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Publication numberUS3396581 A
Publication typeGrant
Publication dateAug 13, 1968
Filing dateDec 13, 1966
Priority dateDec 13, 1966
Publication numberUS 3396581 A, US 3396581A, US-A-3396581, US3396581 A, US3396581A
InventorsClay Iten Henry, Gieskieng David H
Original AssigneeAllis Chalmers Mfg Co
Export CitationBiBTeX, EndNote, RefMan
External Links: USPTO, USPTO Assignment, Espacenet
Rotary kiln thermocouple collector ring and brush assembly
US 3396581 A
Abstract  available in
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Claims  available in
Description  (OCR text may contain errors)

Aug 13, 1968 H. c, ITEN ETN. 3,396,581

ROTARY KILN THEHMOCOUPLE COLLECTOR RING AND BRUSH ASSEMBLY Filed Dec, 13, 1966 gig-4 United States Patent O 3,396,581 ROTARY KILN THERMOCUPLE COLLECTOR RING AND BRUSH ASSEMBLY Henry Clay Iten, Florissant, Mo., and David H. Gieskieng,

West Allis, Wis.; said Gieskieng assgnor to Allis-Chalmers Manufacturing Company, Milwaukee, Wis.

Filed Dec. 13, 1966, Ser. No. 601,418 3 Claims. (Cl. 73--351) ABSTRACT OF THE DISCLGSURE A collector ring attached around a rotary kiln for temperature indicating signals generated by a thermocouple projecting into the kiln, and a stationary signal pickup brush beneath the kiln and inside the rotating ring with the brush having a downward facing concave surface riding on an upward facing convex surface of the rotating ring.

A rotary kiln internal temperature signaling thermocouple and signal collector ring assembly is shown in U.S. Patent No. 2,303,843, granted Dec. 1, 1942. In the arrangement disclosed in that patent, a pair of signal pickup brushes are arranged in a stationary position above the kiln to ride upon flat external contact surfaces of collector rings mounted around the kiln to rotate with the kiln. Such flat contact surfaces are, however, never truly perfactly dat and always have some slightly concave areas that collect dirt, brush material and moisture from rain to which the assembly is exposed. Thermal expansion and contraction of a kiln shell can move the rings slightly relative to the brushes resulting in the brushes riding off a path worn clean and on to a relative dirty surface. This results in changing resistance to the passage of the electrical temperature indicating signal which then becomes erratic and an unreliable indication of temperature changes taking place within the kiln. Collector ring systems have been further developed in which the contact surface of the ring, as viewed in cross section, presents a semicircular convex configuration to contact a concave grooved surface in a brush. Such systems have been provided with surface cleaning means in advance of the signal pickup brushes and have provided substantially irnproved reliability affected only by a substantial rainstorm whereas a few drops of rain adversely affected the system previously described. However, in many areas kilns are exposed to occasional heavy rainstorms and, therefore, further increases in reliability are desired by kiln operations and to provide further improvements of such nature is the `primary object of the present invention.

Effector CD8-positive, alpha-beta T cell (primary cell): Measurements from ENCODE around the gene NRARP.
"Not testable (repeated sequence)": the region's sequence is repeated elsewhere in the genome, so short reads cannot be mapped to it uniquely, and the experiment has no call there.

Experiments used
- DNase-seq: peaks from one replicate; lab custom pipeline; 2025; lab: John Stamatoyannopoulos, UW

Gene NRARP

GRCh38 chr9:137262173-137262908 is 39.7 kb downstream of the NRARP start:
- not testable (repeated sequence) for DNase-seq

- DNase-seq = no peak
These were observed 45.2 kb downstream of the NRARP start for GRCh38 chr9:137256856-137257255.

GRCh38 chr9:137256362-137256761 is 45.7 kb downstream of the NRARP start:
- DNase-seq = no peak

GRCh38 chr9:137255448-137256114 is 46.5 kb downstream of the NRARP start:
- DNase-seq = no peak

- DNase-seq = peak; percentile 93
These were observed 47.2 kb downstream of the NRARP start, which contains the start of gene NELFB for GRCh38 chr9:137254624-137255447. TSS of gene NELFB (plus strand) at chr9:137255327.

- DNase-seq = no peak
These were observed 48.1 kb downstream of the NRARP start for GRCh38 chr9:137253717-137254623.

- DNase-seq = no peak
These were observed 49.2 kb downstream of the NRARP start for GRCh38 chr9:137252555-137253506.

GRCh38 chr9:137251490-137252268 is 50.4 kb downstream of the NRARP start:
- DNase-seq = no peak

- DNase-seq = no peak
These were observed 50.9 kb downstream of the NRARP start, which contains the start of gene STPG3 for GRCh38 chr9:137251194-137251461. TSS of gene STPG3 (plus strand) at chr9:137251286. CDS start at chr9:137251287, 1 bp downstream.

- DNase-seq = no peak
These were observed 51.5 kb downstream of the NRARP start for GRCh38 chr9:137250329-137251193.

Other and more specific objects of the present invention include providing a new and improved assembly of parts that can be formed, assembled and operated to indicate with improved reliability the temperature and temperature changes occurring within a rotary kiln.